New Loan Program Changes DO NOT Apply
To Cotton; ACRE Sign-up Begins April 27

Friday, April 10, 2009                                By Shawn Wade

      For the U.S. cotton industry this week's announcement that USDA was modifying some Market Loan and Loan Deficiency Payment rules created a moment of concern. Fortunately USDA quickly laid those concerns to rest with an explanation that the rules announced this week are generally applicable to grains and oilseed crops and DO NOT effect cotton.

      USDA noted that the Cotton Market Assistance Loan and Loan Deficiency Payment rules were actually the first 2008 Farm Bill rules published by USDA in November 2008 and are unaffected by this week's announcement.

      In their clarification, USDA specifically says that there will be no changes in the use of premiums and discounts at the time of cotton loan making, and there are also no changes to the Cotton Storage Agreement between the Commodity Credit Corp. and cotton warehouses.

      USDA noted that the grain and oilseed loan provisions were delayed by the Obama Administration's policy to review all new regulations, including those that were initiated by the previous Administration, before they were published.

      For grain and oilseed producers this week's announcement will have an impact on the way the USDA calculates and settles 2009-crop MAL and LDP payments.

      Secretary of Agriculture Tom Vilsack announced the new rules, which will apply to 2009-crop MAL and LDP payments for wheat, rice, feed grains, soybeans, other oilseeds, pulse crops, honey, wool and mohair, on April 7, 2009. In addition to having no impact on cotton loan provisions, the announced changes will not apply to peanuts.

      Vilsack explained that as part of USDA's efforts to streamline the loan process, the Commodity Credit Corporation (CCC) will no longer adjust loan rates on warehouse-stored loans for wheat, rice, feed grains, soybeans, other oilseeds, pulse crops, honey, wool and mohair by premiums and discounts at loan making time. Loan rates will be adjusted by premiums and discounts only at loan settlement, if the commodity is either farm-stored delivered or warehouse-stored forfeited.

      Vilsack also announced that for the aforementioned commodities (excluding cotton and peanuts) CCC has decided it will no longer require the execution of a storage agreement in storage facilities that are either (a) federally-licensed or (b) in compliance with applicable state laws and issue warehouse receipts. CCC still reserves the right to execute a storage agreement in either (a) or (b) if deemed necessary by the Secretary.

      CCC may also, on a case-by-case basis, require a storage agreement for storage facilities that are neither (a) nor (b). This modification in the regulation is expected to benefit warehouse operators and producers by eliminating redundant costs without increasing financial risk for CCC.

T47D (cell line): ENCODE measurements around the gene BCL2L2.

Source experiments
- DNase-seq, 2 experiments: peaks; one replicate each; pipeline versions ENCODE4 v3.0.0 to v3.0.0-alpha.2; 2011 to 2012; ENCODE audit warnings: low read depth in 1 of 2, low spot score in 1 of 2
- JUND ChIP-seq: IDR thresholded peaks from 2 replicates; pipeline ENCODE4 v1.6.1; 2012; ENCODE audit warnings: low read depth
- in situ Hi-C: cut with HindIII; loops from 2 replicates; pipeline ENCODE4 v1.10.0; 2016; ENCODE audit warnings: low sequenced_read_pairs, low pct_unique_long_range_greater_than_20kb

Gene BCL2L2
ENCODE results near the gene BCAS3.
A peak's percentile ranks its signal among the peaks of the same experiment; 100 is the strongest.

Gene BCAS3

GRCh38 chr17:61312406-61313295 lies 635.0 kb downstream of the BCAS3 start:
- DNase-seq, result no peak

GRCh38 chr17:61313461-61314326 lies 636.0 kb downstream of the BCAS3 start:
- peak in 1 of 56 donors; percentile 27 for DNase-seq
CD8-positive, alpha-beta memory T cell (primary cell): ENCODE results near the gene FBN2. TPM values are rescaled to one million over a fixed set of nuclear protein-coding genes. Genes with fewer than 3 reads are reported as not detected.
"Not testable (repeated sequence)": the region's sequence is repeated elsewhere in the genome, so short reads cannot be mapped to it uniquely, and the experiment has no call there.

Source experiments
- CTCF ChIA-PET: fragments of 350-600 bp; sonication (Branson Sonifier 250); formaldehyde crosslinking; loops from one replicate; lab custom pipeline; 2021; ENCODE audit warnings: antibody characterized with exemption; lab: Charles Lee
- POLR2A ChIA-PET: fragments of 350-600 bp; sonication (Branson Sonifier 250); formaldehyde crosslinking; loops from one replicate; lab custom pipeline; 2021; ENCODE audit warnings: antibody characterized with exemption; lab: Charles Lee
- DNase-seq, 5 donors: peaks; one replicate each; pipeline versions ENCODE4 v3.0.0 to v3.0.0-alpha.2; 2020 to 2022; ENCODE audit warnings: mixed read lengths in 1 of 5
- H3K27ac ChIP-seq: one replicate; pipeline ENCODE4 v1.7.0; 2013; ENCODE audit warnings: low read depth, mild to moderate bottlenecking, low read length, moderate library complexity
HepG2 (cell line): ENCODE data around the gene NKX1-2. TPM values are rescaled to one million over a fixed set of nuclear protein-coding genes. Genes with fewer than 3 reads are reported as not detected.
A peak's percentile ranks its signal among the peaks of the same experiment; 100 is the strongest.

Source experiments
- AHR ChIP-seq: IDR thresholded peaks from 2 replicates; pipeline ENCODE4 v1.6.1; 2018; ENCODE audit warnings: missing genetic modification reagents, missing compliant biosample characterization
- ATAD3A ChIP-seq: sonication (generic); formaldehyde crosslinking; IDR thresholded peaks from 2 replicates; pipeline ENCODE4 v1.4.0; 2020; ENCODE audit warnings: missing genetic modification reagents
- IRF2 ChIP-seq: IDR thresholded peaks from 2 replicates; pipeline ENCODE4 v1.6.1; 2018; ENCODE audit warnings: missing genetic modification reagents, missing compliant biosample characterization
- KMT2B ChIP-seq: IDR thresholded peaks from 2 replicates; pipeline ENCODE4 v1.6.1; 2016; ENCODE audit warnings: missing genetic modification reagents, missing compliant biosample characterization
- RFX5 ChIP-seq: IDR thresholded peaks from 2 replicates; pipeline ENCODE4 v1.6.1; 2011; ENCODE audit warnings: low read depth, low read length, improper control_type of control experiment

ACRE Program Sign-Up To Begin April 27

      Also announced this week was the April 27, 2009 starting date for producers to elect and enroll in the Average Crop Revenue Election (ACRE) program. ACRE is a provision of the 2008 Farm Bill.

      Producers will have until August 14, 2009, to make their decision for the 2009 crop. USDA will not accept any late-filed applications.

      Producers who elect the ACRE program for a farm agree to:

(1) forgo counter-cyclical payments; (2) accept a 20-percent reduction of their direct payments; and (3) accept a 30-percent reduction in loan rates for all commodities produced on the farm.

      Commodities eligible for ACRE payments are wheat, corn, grain sorghum, barley, oats, upland cotton, long grain rice, medium and short grain rice, peanuts, soybeans, sunflower seed, canola, flaxseed, safflower, mustard seed, rapeseed, sesame seed, crambe, dry peas, lentils, small chickpeas and large chickpeas.

      The ACRE program was created in the 2008 Farm Bill to give producers an option in lieu of traditional counter-cyclical payments. Producers may elect and enroll in ACRE for the 2009 crop year even if they have already accepted advance direct payments under the Direct and Counter-cyclical Program.

      To elect ACRE for a farm, producers must complete Form CCC-509 ACRE, which IRREVOCABLY elects ACRE for the farm through crop year 2012. Form CCC-509, the contract to participate in ACRE, must then be completed each year the producer intends to participate and receive benefits.

      For more information about the Market Assistance Loan Program, Loan Deficiency Payments or the ACRE program please visit your local Farm Service Agency (FSA) county office or visit http://www.fsa.usda.gov.

 

TIEHH Facility To Boost Applied Research
Effort In Nonwoven Textile Products

Friday, April 10, 2009                                By Shawn Wade

      Plains Cotton Growers President Barry Evans says the opening of a new 4,000 square foot non-woven textile laboratory at the Texas Tech University Institute for Environmental and Human Health (TIEHH) is a big step forward in the development of new markets and innovative products for cotton.